The bonds of kinship and homeland confine but endure in this debut novel from short story author and memoirist Brkic (The Stone Fields, 2004, etc.).
Magdalena is so attached to Rosmarina, the remote Croatian island that is her family’s ancestral home, that she could not leave it even for her true love, Damir, a journalist who now roams the globe without her. She was so traumatized by the dreadful year she and her younger sister Jadranka spent on the mainland with their mother, Ana, and her brutal second husband that she is content to remain a spinster schoolteacher and tend her aging grandparents. But the disappearance of Jadranka, a gifted artist who had gone to visit a cousin in New York City, prompts her sister to begin an odyssey that uncovers some ugly secrets about their family and the agonized history of the former Yugoslavia. Brkic’s well-crafted narrative intersperses Magdalena’s quest with the memories of both sisters, as well as those of their dying grandfather, a partisan during World War II, and of Ana and her brother Marin, who fled to America with the cousin’s family during the oppressive heyday of Yugoslavia’s communist regime. We learn fairly soon that Magdalena’s father may have committed suicide after learning of Ana’s infidelity with a feared local policeman, but it will take the rest of the novel for a tangled web of loyalty and betrayals to unravel enough to reveal the complex motivations behind these acts and many others. The final chapters feature several moving reconciliations affirming the power of love and forgiveness to overcome long-festering traumas, but the closing pages quietly remind us that such reunions can’t necessarily heal every wound or change a person’s destiny.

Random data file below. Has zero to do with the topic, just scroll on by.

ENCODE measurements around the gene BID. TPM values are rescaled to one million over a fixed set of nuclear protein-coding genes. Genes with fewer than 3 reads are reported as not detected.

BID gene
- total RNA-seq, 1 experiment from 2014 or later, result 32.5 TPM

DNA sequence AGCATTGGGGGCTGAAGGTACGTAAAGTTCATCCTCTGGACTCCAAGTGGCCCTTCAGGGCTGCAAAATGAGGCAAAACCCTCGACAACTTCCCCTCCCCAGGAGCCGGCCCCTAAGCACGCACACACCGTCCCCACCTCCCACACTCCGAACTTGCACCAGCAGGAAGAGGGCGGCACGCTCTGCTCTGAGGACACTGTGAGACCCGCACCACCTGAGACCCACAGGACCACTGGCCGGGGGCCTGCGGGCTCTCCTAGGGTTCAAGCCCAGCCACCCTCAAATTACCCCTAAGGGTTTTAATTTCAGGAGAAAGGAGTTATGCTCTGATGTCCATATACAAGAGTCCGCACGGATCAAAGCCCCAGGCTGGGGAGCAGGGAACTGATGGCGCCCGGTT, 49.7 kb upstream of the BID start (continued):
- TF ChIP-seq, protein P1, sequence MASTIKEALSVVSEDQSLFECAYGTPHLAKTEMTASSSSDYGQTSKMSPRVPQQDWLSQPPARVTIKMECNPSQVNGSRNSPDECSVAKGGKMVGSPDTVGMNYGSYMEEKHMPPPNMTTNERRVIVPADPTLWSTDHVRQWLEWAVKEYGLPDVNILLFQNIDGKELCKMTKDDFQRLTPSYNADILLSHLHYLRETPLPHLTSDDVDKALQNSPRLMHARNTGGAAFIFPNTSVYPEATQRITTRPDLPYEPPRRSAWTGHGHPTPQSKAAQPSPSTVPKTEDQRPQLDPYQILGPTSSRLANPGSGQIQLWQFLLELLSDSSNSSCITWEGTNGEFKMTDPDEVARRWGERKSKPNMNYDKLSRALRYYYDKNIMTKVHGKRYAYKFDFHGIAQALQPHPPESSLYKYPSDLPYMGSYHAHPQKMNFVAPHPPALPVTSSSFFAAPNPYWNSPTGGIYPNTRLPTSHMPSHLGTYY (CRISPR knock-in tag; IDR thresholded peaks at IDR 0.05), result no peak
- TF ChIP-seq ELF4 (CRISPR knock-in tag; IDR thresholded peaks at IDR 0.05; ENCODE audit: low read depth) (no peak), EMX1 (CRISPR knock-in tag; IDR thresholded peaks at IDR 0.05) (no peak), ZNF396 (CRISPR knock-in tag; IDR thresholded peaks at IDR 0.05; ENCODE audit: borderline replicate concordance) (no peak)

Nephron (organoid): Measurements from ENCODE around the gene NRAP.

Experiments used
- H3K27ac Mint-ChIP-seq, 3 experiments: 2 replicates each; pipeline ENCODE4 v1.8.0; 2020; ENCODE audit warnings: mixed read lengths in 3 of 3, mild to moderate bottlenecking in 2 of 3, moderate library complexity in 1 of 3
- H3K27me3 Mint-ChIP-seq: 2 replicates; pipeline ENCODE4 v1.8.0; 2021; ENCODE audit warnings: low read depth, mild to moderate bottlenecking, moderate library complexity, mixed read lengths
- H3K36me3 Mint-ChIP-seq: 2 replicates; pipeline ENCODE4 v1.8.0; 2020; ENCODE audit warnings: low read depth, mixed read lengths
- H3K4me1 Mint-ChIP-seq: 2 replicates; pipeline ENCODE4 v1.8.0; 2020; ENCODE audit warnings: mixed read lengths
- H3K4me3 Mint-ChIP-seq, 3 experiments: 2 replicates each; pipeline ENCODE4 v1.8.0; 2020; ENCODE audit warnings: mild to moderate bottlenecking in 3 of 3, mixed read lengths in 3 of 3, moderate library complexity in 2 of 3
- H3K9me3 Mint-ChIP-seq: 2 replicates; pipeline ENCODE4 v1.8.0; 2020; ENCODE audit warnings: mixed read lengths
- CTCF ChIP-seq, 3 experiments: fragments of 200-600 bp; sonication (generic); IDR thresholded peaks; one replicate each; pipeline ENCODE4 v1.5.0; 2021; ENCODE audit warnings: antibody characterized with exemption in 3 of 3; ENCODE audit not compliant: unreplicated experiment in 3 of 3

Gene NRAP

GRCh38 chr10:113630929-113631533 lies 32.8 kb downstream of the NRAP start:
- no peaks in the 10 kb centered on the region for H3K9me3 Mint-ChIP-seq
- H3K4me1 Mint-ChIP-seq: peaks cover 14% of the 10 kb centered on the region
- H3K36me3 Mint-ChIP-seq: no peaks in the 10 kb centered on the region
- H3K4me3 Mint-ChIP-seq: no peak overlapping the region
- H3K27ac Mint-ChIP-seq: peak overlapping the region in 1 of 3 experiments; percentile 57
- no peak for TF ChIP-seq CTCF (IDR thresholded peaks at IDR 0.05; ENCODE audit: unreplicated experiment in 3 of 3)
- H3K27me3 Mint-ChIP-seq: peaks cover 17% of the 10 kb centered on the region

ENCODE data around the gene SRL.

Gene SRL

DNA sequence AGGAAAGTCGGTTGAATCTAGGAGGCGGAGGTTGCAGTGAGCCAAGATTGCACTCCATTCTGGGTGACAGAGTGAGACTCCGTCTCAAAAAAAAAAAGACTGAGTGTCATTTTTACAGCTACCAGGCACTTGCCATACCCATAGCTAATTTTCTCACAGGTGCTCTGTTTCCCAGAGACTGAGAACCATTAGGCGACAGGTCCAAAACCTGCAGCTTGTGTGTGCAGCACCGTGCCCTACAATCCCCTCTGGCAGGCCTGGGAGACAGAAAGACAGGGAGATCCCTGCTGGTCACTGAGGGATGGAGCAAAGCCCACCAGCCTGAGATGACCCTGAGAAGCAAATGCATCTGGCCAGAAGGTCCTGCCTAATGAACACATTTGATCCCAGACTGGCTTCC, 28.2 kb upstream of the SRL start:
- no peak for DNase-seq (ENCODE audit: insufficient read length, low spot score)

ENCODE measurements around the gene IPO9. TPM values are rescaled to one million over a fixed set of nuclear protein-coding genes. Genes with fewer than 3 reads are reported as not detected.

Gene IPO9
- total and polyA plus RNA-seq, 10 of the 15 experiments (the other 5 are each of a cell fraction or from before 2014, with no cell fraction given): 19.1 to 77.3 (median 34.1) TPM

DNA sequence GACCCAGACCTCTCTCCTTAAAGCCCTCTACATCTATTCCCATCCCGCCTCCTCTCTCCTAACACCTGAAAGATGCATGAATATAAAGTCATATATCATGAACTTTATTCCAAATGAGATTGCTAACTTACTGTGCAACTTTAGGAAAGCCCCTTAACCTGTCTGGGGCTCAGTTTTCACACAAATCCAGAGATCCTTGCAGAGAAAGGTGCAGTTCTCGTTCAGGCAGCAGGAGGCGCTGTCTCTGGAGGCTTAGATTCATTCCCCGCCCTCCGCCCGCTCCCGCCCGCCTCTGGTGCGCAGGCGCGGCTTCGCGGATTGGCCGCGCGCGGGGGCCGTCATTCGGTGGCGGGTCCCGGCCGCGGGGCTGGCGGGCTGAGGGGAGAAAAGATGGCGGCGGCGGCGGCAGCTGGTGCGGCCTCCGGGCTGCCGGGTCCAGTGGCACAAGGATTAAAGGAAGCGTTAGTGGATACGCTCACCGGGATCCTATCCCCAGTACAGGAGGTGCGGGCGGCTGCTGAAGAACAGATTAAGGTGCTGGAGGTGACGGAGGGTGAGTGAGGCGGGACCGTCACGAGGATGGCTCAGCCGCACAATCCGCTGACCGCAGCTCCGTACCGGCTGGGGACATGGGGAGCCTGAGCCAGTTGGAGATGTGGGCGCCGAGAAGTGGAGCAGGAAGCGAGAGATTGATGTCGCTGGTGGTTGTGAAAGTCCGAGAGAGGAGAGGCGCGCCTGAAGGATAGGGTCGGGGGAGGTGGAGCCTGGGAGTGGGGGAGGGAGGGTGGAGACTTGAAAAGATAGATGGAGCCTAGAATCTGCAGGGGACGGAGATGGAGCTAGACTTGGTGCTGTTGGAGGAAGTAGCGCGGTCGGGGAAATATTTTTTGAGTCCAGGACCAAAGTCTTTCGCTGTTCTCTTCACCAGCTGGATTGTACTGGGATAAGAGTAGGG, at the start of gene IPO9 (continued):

A few unnecessarily melodramatic plot twists only slightly mar a sensitive tale of deep emotional force.